1911 Encyclopædia Britannica/Cavedone, Jacopo
|←Caveat||1911 Encyclopædia Britannica, Volume 5
|See also Giacomo Cavedone on Wikipedia; and our 1911 Encyclopædia Britannica disclaimer.|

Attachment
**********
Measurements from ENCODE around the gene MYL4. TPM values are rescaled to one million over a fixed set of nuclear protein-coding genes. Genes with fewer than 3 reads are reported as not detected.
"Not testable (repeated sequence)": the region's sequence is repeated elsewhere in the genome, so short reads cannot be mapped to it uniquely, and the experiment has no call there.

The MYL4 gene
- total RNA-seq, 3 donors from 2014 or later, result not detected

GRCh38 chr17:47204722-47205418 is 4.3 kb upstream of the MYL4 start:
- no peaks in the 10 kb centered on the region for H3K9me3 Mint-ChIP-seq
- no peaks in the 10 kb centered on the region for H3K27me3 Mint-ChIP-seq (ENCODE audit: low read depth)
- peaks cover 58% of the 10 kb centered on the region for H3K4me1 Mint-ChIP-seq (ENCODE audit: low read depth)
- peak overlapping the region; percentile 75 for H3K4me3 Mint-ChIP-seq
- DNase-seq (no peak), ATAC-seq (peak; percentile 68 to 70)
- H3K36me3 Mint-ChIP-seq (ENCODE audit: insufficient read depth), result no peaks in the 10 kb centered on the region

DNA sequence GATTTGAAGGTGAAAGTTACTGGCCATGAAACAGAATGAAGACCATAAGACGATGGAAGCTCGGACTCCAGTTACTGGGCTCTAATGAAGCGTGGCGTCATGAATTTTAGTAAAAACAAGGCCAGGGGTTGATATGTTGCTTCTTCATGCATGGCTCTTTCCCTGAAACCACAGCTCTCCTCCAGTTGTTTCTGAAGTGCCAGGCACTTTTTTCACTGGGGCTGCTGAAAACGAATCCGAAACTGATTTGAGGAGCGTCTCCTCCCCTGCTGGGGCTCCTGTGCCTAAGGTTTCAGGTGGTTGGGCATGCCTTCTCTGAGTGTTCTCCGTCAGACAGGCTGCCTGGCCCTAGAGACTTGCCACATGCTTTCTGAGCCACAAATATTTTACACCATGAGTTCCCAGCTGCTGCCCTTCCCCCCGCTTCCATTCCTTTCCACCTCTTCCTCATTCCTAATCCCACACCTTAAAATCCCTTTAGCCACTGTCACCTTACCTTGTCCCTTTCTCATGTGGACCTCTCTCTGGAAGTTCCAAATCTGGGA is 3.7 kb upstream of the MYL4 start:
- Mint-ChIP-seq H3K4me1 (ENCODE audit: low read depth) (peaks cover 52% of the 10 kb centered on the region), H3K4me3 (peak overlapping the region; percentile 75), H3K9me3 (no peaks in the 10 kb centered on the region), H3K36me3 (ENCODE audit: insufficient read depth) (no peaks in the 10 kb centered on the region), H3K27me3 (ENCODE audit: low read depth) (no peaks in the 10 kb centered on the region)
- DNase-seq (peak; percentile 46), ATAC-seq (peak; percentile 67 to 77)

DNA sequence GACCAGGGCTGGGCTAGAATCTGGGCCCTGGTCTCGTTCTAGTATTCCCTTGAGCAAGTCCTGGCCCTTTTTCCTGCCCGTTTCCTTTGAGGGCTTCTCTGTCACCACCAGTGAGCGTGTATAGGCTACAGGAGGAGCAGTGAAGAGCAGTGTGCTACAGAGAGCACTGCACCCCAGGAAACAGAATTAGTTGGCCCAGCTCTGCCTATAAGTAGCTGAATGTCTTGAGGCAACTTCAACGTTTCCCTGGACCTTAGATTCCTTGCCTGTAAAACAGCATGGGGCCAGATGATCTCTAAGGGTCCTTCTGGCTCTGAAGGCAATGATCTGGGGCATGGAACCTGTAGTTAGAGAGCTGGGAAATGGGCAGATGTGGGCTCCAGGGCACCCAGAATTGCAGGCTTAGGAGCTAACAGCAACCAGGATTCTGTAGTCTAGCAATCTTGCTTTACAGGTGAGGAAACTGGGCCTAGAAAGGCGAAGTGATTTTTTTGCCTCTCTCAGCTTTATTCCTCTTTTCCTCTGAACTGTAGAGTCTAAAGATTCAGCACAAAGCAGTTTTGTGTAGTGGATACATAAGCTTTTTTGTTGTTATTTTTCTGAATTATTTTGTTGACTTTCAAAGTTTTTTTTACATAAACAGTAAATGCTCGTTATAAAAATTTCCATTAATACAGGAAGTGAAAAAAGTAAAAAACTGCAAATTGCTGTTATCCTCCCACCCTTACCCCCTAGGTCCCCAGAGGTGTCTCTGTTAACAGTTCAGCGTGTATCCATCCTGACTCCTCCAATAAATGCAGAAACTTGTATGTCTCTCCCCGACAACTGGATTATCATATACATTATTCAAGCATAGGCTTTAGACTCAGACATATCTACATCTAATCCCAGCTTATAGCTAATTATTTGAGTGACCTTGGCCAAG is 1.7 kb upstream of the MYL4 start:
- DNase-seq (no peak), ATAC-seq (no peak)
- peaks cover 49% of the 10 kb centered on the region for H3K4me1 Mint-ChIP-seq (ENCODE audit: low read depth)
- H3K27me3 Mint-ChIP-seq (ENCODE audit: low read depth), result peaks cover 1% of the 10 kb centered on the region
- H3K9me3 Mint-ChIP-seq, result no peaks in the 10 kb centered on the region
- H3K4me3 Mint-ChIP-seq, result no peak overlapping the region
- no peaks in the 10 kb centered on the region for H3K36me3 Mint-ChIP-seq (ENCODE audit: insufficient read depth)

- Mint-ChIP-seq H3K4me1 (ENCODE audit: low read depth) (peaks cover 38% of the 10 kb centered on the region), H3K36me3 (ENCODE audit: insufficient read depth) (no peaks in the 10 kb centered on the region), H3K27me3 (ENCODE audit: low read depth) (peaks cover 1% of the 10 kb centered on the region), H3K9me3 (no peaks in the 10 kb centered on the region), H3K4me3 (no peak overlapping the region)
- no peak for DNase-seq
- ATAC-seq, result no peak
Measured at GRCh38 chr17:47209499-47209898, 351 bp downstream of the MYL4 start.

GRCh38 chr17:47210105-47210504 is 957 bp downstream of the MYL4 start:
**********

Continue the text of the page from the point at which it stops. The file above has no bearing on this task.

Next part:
CAVEDONE, JACOPO (1577-1660), Italian painter, born at Sassuolo in the Modenese, was educated in the school of the Caracci, and under them painted in the churches of Bologna. His principal works are the “Adoration of the Magi,” the “Four Doctors,” and the “Last Supper”; and more especially the “Virgin and Child in Glory,” with San Petronio and other saints, painted in 1614, and now in the Bolognese Academy. Cavedone became an assistant to Guido Reni in Rome; his art was generally of a subdued undemonstrative character, with rich Titianesque colouring. In his declining years his energies broke down after his wife had been accused of witchcraft, and after the death of a cherished son. He died in extreme poverty, in a stable at Bologna.